Wood Burner Vs. Soldering Iron

by Joost Nusselder | Updated on:  June 20, 2021
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You might have thought of getting a set of a wood-burning pen but also thinking of using the soldering iron that you already have.

There are both similarities and differences between the expensive wood-burning pens hanging on the supermarket closet and the cheap soldering iron lying around in the corner of your house.

But can these be each other’s alternatives? Let’s check it out.


What Makes a Wood Burner Different From a Soldering Iron?

Even though these products appear to be the same on the surface, there’s quite a lot of things that make them different.


Soldering iron and wood burner pens have different purposes. Soldering iron is generally used for soldering wires, electronics parts, and joints.

The wood-burning pen is solely used for Pyrography, a type of art or technique of painting wood or leather by burning a design on the surface.

Varieties of Tips

Unlike soldering irons, wood-burning pens have tons of different pointed tips, blades, and other tools for detailed and precise pyrography works.

Heat Adjustments

Wood-burning pens come with adjustable temperature regulators that allow versatile pyrography works while most soldering irons do not have this feature.

Burning Temperature

50/50 tin & lead solder melts around 180° – 220° C. Wood burns a higher temperature than solder melts. Wood burners can reach temperatures of 400°-565° C.

Tip Material

Most tips of wood-burning pens are made of iron and nichrome. Soldering iron tips are made of copper core plated with iron. Copper is an excellent heat conductor, and the iron plating is used for durability.

Price Range

Most soldering irons come with a cheap price range where wood burner pen sets are more expensive than soldering irons.

Can I Use A Soldering Iron For Wood Burning?

So, the question is can you use a soldering iron to burn wood? Yes, using soldering iron is not an ideal option for wood burning, though you can use it to weld plastic!.

However, you can try using a soldering iron for experimenting and practice purposes. If you want to give it a shot, consider these suggestions to get better results.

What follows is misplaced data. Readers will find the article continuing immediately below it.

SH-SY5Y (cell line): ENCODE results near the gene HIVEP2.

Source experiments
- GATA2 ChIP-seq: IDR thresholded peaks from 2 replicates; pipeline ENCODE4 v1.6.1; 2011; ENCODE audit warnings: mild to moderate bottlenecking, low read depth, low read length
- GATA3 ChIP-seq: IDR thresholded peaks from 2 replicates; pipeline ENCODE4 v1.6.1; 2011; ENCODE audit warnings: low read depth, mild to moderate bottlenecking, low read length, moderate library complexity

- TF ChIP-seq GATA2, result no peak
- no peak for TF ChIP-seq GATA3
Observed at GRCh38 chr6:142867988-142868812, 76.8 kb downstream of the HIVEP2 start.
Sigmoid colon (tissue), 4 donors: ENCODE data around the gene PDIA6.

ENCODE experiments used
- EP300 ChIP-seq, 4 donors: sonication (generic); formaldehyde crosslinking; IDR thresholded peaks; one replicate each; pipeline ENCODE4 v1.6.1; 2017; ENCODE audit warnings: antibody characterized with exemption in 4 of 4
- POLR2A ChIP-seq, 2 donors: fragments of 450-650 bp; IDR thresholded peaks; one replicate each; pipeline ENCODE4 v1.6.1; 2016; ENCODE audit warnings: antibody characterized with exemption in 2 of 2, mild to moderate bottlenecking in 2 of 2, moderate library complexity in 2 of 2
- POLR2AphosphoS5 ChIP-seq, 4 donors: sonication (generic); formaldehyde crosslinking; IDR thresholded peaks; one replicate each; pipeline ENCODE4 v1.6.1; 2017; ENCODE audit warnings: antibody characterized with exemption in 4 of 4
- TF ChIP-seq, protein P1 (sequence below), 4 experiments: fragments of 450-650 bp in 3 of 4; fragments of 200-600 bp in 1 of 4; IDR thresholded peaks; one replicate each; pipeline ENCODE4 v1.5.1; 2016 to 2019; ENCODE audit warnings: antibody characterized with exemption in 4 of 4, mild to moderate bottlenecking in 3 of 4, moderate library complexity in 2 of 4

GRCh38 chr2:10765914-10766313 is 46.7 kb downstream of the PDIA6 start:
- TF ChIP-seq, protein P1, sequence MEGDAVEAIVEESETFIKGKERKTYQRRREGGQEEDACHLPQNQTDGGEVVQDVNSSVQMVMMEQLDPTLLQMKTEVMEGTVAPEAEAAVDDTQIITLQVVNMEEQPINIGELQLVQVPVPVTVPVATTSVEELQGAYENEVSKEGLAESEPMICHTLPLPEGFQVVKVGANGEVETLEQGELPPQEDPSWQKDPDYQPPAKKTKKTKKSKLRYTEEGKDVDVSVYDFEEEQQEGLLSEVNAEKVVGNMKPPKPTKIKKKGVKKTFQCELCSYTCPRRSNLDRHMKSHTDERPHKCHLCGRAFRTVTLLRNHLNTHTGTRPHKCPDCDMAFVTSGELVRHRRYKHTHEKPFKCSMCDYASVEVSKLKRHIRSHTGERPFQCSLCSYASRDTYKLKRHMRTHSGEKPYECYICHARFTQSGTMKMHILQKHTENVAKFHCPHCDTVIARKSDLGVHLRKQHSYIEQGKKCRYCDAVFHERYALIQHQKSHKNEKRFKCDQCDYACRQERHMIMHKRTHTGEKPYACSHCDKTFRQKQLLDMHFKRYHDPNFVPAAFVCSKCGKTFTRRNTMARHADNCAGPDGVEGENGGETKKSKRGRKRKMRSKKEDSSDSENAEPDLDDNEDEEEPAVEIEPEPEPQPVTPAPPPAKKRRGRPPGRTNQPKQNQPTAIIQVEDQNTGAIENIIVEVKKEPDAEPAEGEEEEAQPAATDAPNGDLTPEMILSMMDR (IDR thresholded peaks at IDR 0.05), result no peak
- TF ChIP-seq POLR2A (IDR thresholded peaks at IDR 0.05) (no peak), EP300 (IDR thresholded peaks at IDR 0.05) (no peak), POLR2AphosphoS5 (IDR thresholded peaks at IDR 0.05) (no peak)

Use a Piece of Scrap Wood

You don’t want to mess up the perfect piece of wood which is going to be used for pyrography. Take a small piece of scrap wood and try it out.

Heat the Soldering Iron Properly

Solder melts at a lower temperature than wood burns. Heat your soldering iron for 10 minutes to make sure it is heated enough to make visible burn marks.

Use a New Tip

Soldering iron has replaceable tips. Get a new, sharp tip to get smooth and stable control of the iron.

Draw Outlines With a Pencil

You would like to consider drawing outlines of the shape you want to draw with a pencil first.

Clean the Tip Repeatedly

Clean the soldering iron i.e. the tip of the soldering iron frequently as burnt wood sticks to the tip and makes it difficult for further process.

Use a piece of cloth or a rag, but be cautious because the tip would be very heated and may cause severe burn injury.

Can I Use a Wood-Burning Pen for Soldering Work?

If you want to join pipelines, you may use your wood-burning pen with enough flux and solder. A soldering iron tip is used to melt and wet the solder.

A wood-burning iron is very often made of iron and that does not wet the solder.

So, for detailed and precise works like assembling electronic components, wood burner pens will not be much of a help.


What’s Pyrography All About?

Pyrography is a type of art of decorating or designing materials with burn marks, especially woods by a heated object. This 17th-century art technique has continued its legacy to this day.

The term originated from the Greek ‘pur’ (fire) and ‘graphos’ (writing) which turns out “writing with fire”.

From the time of the Han dynasty, it was known as “Fire Needle Embroidery” in China. Before the term “pyrography” the name “pokerwork” had been most widely used.

Back then people used to work with heated metal poker to get the soldering job done. As you can imagine, it was a difficult and lengthy process to reheat the poking object again and again.

Modern technology offers various range of products such as wire-nib burners, laser cutters, and wood burner pens.

Things to Consider

Before you start burning your woods, make sure that it is not any type of treated wood: chemically treated, varnished, painted, sealed with a finish, etc.

Burning any kind of prepared wood, Medium Density Fibreboard (MDF), synthetic boards, and plywood release toxins into the air, which is very hazardous and may even cause cancer and other major health issues.

Always wear a mask while working as wood dust is harmful & can cause respiratory and lung problems.

You can also consider setting up a quality dust collection system for a safer work environment.

To Conclude

Different types of woods have different ways of burning according to their moisture, density, and other factors.

The amount of heat you’re going to need, the pressure of the tip on the surface, how long it takes to make a burn mark on your wood will also vary.

So, do a little research about your piece of the platform you’re going to use before starting the work.

Before using a wood burner for a soldering job or vice versa, keep in mind the result is never going to be the same. What you can do is, plan your work accordingly to get the best possible outcome.

I'm Joost Nusselder, the founder of Tools Doctor, content marketer, and dad. I love trying out new equipment, and together with my team I've been creating in-depth blog articles since 2016 to help loyal readers with tools & crafting tips.

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